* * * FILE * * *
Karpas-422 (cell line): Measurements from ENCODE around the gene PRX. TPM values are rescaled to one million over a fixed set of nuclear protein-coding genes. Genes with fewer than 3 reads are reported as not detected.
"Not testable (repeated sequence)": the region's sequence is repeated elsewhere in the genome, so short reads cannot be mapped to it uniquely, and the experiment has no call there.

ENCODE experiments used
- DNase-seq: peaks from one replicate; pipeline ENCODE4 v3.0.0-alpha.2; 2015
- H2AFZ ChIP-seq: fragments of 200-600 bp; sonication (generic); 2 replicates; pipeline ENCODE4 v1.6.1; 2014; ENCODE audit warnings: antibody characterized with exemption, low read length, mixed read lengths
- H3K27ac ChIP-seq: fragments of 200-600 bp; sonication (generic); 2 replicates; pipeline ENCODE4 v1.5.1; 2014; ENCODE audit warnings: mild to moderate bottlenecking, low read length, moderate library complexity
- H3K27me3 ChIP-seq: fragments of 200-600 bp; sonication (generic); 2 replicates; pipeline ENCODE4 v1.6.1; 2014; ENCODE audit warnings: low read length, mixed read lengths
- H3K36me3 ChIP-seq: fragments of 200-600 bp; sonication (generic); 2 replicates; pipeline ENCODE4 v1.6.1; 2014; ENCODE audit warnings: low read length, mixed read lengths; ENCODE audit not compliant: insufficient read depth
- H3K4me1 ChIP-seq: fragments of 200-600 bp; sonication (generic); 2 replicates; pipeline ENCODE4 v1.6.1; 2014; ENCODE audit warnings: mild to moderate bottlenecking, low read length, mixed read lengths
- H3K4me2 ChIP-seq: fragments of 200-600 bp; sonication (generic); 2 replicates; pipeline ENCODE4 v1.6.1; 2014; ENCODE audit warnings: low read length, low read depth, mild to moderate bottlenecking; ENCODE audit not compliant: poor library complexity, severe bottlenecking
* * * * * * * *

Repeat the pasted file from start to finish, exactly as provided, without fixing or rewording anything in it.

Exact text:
Karpas-422 (cell line): Measurements from ENCODE around the gene PRX. TPM values are rescaled to one million over a fixed set of nuclear protein-coding genes. Genes with fewer than 3 reads are reported as not detected.
"Not testable (repeated sequence)": the region's sequence is repeated elsewhere in the genome, so short reads cannot be mapped to it uniquely, and the experiment has no call there.

ENCODE experiments used
- DNase-seq: peaks from one replicate; pipeline ENCODE4 v3.0.0-alpha.2; 2015
- H2AFZ ChIP-seq: fragments of 200-600 bp; sonication (generic); 2 replicates; pipeline ENCODE4 v1.6.1; 2014; ENCODE audit warnings: antibody characterized with exemption, low read length, mixed read lengths
- H3K27ac ChIP-seq: fragments of 200-600 bp; sonication (generic); 2 replicates; pipeline ENCODE4 v1.5.1; 2014; ENCODE audit warnings: mild to moderate bottlenecking, low read length, moderate library complexity
- H3K27me3 ChIP-seq: fragments of 200-600 bp; sonication (generic); 2 replicates; pipeline ENCODE4 v1.6.1; 2014; ENCODE audit warnings: low read length, mixed read lengths
- H3K36me3 ChIP-seq: fragments of 200-600 bp; sonication (generic); 2 replicates; pipeline ENCODE4 v1.6.1; 2014; ENCODE audit warnings: low read length, mixed read lengths; ENCODE audit not compliant: insufficient read depth
- H3K4me1 ChIP-seq: fragments of 200-600 bp; sonication (generic); 2 replicates; pipeline ENCODE4 v1.6.1; 2014; ENCODE audit warnings: mild to moderate bottlenecking, low read length, mixed read lengths
- H3K4me2 ChIP-seq: fragments of 200-600 bp; sonication (generic); 2 replicates; pipeline ENCODE4 v1.6.1; 2014; ENCODE audit warnings: low read length, low read depth, mild to moderate bottlenecking; ENCODE audit not compliant: poor library complexity, severe bottlenecking